Based on the earlier discussion, the grain refinement efficiency strongly depends on acoustic cavitation and streaming produced by cavitation bubbles. There is more than one ultrasonic wave with different frequencies in melt generated from a variable-frequency ultrasonic source. These sound waves superpose with each other and affect acoustic pressure distribution, as seen in Figure 8. The compositive wave brings higher acoustic pressure compared with fixed-frequency ultrasound. Xi et al. have demonstrated that the cavitation bubble trajectory depends on the acoustic pressure amplitude and the initial bubble size: an increase of pressure amplitude can increase bubbles’ sizes [27]. Therefore, higher acoustic pressure brings bigger cavitation bulbs, which can strengthen the cavitation effect. Assume that the cavitation bulbs’ collapse process is adiathermic, the highest temperature ( T ( max ) ) and the highest pressure ( P ( max ) ) when a cavitation bulb collapsed is obtained as [28]:
P ( max ) = p i [ p a ( γ 1 ) / p v ] γ ( γ 1 )
T ( max ) = T min [ p a ( γ 1 ) / p v ]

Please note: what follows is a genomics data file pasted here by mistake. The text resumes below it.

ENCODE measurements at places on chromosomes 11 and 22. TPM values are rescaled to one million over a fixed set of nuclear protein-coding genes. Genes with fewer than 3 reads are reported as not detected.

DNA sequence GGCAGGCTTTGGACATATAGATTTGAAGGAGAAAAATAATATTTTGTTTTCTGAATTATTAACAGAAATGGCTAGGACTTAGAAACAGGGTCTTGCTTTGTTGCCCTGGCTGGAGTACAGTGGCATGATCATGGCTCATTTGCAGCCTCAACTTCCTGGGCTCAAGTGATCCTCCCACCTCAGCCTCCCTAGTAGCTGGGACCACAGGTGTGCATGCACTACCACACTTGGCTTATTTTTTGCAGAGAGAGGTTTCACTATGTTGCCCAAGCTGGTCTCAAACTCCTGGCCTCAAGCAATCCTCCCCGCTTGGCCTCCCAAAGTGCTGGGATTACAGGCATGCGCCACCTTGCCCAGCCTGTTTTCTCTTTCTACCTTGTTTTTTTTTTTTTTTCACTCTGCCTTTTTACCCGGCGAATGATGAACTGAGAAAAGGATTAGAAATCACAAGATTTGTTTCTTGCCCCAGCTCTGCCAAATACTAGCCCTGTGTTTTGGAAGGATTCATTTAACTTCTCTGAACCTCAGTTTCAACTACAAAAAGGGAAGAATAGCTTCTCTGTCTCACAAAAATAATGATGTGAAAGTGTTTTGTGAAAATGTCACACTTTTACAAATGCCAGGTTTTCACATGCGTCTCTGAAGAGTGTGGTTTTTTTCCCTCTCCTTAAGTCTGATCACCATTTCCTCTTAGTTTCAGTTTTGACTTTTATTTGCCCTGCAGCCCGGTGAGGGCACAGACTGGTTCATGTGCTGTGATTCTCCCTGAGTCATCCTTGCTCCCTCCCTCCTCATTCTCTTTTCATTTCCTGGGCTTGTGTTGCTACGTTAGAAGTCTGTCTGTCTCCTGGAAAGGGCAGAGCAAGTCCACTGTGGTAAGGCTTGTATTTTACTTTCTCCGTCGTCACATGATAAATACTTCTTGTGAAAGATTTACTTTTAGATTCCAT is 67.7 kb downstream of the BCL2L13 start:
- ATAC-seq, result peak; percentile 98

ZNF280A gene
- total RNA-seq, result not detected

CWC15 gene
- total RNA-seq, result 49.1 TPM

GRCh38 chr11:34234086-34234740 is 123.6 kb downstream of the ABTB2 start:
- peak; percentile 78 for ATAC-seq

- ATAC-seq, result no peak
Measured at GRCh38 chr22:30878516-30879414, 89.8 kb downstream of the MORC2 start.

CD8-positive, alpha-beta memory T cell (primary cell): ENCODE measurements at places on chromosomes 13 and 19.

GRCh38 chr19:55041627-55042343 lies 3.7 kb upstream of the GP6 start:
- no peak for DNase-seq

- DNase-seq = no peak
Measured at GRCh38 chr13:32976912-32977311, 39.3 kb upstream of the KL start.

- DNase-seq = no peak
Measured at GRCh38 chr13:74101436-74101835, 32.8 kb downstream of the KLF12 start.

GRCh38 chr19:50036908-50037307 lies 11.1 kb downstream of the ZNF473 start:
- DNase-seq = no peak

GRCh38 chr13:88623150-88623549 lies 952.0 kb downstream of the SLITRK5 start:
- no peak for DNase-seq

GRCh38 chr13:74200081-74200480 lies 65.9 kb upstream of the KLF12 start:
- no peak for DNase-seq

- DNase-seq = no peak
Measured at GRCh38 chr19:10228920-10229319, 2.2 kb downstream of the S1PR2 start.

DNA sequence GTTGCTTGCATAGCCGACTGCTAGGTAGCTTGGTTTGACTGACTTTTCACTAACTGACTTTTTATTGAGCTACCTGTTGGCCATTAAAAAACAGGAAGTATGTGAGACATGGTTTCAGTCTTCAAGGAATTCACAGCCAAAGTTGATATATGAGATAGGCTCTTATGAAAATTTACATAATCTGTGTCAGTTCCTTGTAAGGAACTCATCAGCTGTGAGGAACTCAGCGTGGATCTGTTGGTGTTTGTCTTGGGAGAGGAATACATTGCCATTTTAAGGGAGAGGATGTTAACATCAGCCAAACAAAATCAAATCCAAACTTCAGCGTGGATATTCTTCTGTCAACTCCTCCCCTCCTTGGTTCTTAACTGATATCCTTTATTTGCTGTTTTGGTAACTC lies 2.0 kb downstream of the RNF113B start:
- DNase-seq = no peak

where T min is the temperature of melt, p a is the extra pressure out of the bulb, p i is the initial pressure in the bulb, p v is the equilibrium vapor pressure, γ is the specific heat capacity. In ultrasonic melt treatment process, the p a relies on the acoustic pressure amplitude. According to Equation (6), the highest pressure ( P ( max ) ) and p a have an exponential relation, which is that the highest pressure ( P ( max ) ) increases following the increase of acoustic pressure. Hence, associated with results shown in Figure 8, the variable-frequency acoustic vibration can lead to higher pressure when a cavitation bulb collapsed than fixed-frequency ultrasound. Consequently, higher impact force is introduced, which reinforce the acoustic streaming effect and dendrite fragmentation phenomenon. Equation (7) shows a linear relation between the highest temperature ( T ( max ) ) and the p a . The highest temperature ( T ( max ) ) increases with the increase of acoustic pressure. Thus, when ZK60 magnesium alloy melt was treated by variable-frequency ultrasound, a higher degree of energy fluctuation occurred in the melt, which can lead to reinforcement of cavitation-enhanced heterogeneous nucleation phenomenon. Vanhille et al. have demonstrated that cavitation bubbles appear easily at high acoustic amplitude [29]. Moreover, Feng et al. have reported that a multi-frequency sonication field can increase the number of cavitation bulbs [30]. Therefore, these high acoustic pressure different sound waves with different frequencies can produce a large volume concentration of bubbles, which could enhance the cavitation effect, increasing grain refinement efficiency. Besides, higher acoustic pressure brought by variable-frequency ultrasound can also reduce the negative impact of sound attenuation.